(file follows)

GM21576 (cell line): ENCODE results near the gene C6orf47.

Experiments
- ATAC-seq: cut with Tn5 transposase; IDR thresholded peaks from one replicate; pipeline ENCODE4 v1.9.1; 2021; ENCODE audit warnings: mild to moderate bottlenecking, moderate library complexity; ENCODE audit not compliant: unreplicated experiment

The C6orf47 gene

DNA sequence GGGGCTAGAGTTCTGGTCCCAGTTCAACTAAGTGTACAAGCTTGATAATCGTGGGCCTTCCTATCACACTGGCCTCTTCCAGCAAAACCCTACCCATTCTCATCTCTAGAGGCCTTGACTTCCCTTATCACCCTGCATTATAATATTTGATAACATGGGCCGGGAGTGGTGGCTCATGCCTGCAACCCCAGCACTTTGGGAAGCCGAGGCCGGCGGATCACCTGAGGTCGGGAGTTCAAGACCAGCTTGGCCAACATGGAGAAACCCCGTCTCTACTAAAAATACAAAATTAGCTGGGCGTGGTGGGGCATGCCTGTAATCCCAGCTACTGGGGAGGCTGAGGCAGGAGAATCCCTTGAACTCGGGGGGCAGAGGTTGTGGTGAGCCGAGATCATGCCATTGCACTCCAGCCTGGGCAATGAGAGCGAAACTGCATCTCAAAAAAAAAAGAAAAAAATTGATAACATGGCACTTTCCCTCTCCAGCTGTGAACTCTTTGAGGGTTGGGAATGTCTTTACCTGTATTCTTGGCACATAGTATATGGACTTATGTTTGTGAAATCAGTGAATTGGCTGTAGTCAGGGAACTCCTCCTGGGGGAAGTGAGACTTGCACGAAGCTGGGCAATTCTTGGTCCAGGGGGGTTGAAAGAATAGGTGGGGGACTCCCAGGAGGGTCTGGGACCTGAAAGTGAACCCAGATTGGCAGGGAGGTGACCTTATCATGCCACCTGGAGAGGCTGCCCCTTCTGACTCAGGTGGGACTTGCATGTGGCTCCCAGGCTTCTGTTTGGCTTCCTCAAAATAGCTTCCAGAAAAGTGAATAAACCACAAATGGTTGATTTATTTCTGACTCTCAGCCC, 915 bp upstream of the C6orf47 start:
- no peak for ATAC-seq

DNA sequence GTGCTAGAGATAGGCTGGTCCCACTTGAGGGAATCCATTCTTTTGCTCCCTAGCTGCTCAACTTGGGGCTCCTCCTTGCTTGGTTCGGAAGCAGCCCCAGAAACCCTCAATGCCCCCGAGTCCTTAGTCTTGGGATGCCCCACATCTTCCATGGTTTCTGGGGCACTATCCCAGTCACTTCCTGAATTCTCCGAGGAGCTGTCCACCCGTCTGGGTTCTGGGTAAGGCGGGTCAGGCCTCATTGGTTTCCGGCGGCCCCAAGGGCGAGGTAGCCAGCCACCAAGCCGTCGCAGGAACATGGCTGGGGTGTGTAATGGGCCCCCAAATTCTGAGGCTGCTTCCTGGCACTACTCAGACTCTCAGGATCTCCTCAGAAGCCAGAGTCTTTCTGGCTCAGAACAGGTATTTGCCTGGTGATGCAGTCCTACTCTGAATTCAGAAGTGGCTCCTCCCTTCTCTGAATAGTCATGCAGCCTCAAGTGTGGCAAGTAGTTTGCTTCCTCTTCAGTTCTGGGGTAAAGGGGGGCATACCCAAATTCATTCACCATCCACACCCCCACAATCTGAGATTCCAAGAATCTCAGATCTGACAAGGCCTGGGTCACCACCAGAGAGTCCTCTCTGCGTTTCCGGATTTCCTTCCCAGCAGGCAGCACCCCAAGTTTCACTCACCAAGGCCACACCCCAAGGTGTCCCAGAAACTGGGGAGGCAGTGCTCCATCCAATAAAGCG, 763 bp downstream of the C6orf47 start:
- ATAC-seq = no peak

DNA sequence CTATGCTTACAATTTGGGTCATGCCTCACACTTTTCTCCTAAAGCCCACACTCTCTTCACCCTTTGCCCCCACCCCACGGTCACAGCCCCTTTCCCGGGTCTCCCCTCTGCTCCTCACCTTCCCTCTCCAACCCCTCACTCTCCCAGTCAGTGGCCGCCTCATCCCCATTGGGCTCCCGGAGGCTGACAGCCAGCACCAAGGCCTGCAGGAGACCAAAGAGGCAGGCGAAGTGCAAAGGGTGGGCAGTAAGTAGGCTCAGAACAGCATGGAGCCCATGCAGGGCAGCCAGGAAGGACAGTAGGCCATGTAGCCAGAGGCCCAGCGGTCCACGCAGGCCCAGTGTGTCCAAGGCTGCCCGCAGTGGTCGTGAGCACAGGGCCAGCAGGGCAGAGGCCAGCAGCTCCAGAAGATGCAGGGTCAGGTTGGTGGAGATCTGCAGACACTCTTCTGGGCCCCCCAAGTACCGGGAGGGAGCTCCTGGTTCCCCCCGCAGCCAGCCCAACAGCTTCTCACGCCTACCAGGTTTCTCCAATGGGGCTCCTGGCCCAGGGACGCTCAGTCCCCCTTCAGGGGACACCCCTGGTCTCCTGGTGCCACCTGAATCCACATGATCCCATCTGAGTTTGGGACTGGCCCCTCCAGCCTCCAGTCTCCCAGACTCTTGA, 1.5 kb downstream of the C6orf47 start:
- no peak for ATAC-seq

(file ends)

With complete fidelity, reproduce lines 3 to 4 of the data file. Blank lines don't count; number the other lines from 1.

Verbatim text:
- ATAC-seq: cut with Tn5 transposase; IDR thresholded peaks from one replicate; pipeline ENCODE4 v1.9.1; 2021; ENCODE audit warnings: mild to moderate bottlenecking, moderate library complexity; ENCODE audit not compliant: unreplicated experiment

The C6orf47 gene